Effects of Botulinum Toxin on Jaw Motor Events during Sleep in Sleep Bruxism Patients: A Polysomnographic Evaluation
1Department of Orofacial Pain and Oral Medicine, Daejeon Dental Hospital, College of Dentistry, Wonkwang University, Daejeon, Korea; 2Department of Neurology, Gangneung Asan Hospital, University of Ulsan College of Medicine, Gangneung, Korea; 3Department of Oral Anatomy and Neurobiology, Osaka University Graduate School of Dentistry, Osaka, Japan; 4Department of Dentistry, Korea Army Training Center District Hospital, Nonsan, Korea; 5Department of Neurology, Yonsei University College of Medicine, Seoul, Korea; 6Department of Orofacial Pain and Oral Medicine, Yonsei University College of Dentistry, Seoul, Korea
To investigate the effects of botulinum toxin type A (BoNT-A) injection on jaw motor episodes during sleep in patients with or without orofacial pain who did not respond to oral splint treatment.
Twenty subjects with a clinical diagnosis of SB completed this study. Ten subjects received bilateral BoNT-A injections (25 U per muscle) into the masseter muscles only (group A), and the other 10 received the injections into both the masseter and temporalis muscles (group B). Video-polysomnographic (vPSG) recordings were made before and at 4 weeks after injection. Rhythmic masticatory muscle activity (RMMA) and orofacial activity (OFA) were scored and analyzed for several parameters (e.g., frequency of episodes, bursts per episode, episode duration). The peak amplitude of electromyographic (EMG) activity in the two muscles was also measured.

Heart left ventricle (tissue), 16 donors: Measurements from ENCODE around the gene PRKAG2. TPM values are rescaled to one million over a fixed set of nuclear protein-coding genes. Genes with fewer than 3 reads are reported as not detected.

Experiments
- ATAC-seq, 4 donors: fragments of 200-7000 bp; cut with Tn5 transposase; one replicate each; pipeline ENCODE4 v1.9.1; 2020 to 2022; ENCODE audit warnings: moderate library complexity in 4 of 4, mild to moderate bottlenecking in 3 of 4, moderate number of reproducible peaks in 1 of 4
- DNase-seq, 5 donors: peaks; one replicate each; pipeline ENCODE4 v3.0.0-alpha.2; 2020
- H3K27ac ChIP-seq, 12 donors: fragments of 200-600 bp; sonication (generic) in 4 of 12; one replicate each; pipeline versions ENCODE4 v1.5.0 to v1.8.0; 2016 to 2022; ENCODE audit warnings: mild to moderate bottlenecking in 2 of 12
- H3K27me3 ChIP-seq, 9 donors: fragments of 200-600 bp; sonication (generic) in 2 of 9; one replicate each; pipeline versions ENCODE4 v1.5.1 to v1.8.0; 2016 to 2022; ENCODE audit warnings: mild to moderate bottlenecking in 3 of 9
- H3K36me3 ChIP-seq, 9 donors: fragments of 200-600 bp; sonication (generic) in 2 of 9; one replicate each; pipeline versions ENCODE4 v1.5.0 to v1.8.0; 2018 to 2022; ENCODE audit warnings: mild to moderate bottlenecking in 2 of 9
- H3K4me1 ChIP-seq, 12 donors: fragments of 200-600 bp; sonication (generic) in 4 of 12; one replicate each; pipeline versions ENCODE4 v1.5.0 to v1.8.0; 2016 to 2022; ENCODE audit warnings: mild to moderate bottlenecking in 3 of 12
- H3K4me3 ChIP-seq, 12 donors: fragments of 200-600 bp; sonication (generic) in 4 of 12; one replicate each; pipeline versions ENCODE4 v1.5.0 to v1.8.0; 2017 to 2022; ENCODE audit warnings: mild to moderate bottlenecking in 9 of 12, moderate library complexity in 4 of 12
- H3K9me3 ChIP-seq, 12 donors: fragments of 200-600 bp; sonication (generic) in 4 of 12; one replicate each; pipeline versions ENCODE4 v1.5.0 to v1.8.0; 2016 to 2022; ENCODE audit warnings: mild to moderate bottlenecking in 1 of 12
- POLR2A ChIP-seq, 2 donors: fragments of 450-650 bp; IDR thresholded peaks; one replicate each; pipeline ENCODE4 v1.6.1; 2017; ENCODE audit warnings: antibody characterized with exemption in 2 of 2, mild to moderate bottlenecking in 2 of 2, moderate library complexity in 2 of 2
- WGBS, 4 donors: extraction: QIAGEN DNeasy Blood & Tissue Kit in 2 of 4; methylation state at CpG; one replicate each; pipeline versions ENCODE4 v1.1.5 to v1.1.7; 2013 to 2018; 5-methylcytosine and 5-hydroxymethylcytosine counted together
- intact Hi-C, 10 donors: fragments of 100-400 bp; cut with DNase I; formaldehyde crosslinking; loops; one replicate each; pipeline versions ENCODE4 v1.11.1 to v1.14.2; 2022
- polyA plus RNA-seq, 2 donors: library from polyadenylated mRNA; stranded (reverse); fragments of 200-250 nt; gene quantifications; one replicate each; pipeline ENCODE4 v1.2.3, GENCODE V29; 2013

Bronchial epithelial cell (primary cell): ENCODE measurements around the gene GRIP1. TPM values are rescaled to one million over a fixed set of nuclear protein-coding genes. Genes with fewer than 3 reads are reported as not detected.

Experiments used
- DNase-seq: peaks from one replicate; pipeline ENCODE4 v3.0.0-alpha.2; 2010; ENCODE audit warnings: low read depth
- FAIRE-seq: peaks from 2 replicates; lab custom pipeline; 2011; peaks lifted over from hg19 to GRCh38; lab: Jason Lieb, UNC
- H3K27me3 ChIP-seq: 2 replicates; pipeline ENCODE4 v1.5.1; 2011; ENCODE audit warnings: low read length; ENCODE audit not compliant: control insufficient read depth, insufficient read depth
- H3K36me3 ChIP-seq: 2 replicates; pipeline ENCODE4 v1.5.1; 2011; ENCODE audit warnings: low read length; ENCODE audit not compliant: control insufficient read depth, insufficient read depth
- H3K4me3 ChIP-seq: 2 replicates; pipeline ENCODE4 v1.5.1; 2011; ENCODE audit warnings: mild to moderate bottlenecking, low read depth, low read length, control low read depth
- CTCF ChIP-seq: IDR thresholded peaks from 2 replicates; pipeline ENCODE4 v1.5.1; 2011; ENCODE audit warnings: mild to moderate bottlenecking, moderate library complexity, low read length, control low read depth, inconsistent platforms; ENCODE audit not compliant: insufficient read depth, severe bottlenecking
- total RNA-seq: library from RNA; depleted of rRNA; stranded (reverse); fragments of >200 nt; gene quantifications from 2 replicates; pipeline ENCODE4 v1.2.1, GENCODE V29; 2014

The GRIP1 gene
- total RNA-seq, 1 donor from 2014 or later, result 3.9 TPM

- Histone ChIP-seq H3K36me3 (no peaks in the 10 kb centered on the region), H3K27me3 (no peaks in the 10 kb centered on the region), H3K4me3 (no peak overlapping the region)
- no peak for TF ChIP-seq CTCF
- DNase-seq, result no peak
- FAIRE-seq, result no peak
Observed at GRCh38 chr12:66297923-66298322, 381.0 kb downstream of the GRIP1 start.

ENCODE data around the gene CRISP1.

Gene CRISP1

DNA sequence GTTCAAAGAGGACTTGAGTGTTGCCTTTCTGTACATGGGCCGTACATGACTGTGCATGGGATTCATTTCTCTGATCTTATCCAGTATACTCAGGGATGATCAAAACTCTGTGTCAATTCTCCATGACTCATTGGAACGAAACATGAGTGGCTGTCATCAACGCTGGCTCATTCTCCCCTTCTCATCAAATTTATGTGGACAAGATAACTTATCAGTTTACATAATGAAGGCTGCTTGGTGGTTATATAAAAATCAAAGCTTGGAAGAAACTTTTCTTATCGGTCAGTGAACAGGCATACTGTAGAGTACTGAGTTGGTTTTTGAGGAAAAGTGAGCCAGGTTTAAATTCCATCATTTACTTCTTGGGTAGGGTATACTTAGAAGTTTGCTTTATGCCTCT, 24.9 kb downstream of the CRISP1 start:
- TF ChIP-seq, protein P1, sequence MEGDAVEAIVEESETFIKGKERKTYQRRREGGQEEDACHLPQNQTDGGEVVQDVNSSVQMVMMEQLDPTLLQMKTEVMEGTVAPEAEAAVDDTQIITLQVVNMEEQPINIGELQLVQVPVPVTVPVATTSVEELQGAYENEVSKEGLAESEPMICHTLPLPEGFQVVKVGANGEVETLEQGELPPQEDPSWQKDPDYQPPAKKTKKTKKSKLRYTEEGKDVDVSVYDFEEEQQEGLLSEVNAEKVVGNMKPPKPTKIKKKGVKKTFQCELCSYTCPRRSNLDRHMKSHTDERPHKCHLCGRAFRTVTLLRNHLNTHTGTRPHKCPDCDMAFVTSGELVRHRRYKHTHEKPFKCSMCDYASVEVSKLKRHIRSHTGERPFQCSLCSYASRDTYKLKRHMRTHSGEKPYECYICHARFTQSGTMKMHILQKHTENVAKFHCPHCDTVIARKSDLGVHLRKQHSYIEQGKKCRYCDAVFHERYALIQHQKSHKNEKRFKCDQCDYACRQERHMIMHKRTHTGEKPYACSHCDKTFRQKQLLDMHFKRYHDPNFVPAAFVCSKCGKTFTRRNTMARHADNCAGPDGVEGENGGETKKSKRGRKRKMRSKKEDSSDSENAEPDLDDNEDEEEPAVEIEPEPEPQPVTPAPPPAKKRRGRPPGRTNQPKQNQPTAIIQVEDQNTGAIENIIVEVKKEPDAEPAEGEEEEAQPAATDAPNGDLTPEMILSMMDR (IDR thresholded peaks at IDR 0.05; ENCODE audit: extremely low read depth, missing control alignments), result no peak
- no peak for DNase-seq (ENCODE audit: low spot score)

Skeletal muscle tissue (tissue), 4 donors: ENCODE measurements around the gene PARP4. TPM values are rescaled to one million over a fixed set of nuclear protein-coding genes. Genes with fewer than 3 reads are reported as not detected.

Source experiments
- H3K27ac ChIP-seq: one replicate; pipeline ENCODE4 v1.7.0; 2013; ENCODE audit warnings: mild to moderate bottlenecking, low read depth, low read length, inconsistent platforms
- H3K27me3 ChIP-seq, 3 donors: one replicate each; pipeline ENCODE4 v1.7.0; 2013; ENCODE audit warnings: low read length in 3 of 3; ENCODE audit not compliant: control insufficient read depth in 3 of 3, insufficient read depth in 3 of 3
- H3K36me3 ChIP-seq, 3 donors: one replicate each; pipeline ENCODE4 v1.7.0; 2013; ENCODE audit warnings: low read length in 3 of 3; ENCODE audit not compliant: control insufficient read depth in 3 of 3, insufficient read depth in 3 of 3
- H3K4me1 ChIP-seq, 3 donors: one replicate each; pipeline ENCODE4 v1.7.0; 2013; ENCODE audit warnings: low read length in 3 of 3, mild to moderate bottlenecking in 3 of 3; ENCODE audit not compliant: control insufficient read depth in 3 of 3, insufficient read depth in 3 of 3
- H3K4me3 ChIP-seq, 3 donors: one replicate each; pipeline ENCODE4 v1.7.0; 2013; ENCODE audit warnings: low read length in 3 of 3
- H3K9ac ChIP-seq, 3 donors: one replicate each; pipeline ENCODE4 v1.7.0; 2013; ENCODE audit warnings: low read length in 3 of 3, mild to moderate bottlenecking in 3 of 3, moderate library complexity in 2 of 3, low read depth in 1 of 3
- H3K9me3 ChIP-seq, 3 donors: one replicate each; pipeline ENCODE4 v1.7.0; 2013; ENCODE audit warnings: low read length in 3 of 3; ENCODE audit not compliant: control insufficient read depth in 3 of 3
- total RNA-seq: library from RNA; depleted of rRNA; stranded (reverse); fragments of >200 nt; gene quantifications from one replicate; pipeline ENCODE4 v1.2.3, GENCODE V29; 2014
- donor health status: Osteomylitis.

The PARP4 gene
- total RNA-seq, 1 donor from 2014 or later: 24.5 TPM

BoNT-A injection did not reduce the frequency, number of bursts, or duration for RMMA episodes in the two groups. The injection decreased the peak amplitude of EMG burst of RMMA episodes in the injected muscles (p < 0.001, repeated measure ANOVA) in both groups. At 4 weeks after injection, 9 subjects self-reported reduction of tooth grinding and 18 subjects self-reported reduction of morning jaw stiffness.
A single BoNT-A injection is an effective strategy for controlling SB for at least a month. It reduces the intensity rather than the generation of the contraction in jaw-closing muscles. Future investigations on the efficacy and safety in larger samples over a longer follow-up period are needed before establishing management strategies for SB with BoNT-A.
Shim YJ; Lee MK; Kato T; Park HU; Heo K; Kim ST. Effects of botulinum toxin on jaw motor events during sleep in sleep bruxism patients: a polysomnographic evaluation. J Clin Sleep Med 2014;10(3):291-298.
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